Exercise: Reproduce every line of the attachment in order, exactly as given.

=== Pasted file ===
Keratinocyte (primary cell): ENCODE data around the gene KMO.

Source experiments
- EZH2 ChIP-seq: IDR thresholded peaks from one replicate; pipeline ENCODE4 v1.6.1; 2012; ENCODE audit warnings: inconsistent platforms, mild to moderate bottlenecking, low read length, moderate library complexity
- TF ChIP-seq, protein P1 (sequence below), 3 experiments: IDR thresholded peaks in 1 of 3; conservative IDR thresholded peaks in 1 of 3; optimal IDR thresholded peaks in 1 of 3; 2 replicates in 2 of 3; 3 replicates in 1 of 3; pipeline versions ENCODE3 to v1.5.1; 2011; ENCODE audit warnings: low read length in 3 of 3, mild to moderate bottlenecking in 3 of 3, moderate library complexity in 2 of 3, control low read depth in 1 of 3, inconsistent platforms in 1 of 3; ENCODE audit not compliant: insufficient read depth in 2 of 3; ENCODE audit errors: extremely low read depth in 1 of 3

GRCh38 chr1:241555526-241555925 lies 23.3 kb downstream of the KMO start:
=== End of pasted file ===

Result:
Keratinocyte (primary cell): ENCODE data around the gene KMO.

Source experiments
- EZH2 ChIP-seq: IDR thresholded peaks from one replicate; pipeline ENCODE4 v1.6.1; 2012; ENCODE audit warnings: inconsistent platforms, mild to moderate bottlenecking, low read length, moderate library complexity
- TF ChIP-seq, protein P1 (sequence below), 3 experiments: IDR thresholded peaks in 1 of 3; conservative IDR thresholded peaks in 1 of 3; optimal IDR thresholded peaks in 1 of 3; 2 replicates in 2 of 3; 3 replicates in 1 of 3; pipeline versions ENCODE3 to v1.5.1; 2011; ENCODE audit warnings: low read length in 3 of 3, mild to moderate bottlenecking in 3 of 3, moderate library complexity in 2 of 3, control low read depth in 1 of 3, inconsistent platforms in 1 of 3; ENCODE audit not compliant: insufficient read depth in 2 of 3; ENCODE audit errors: extremely low read depth in 1 of 3

GRCh38 chr1:241555526-241555925 lies 23.3 kb downstream of the KMO start: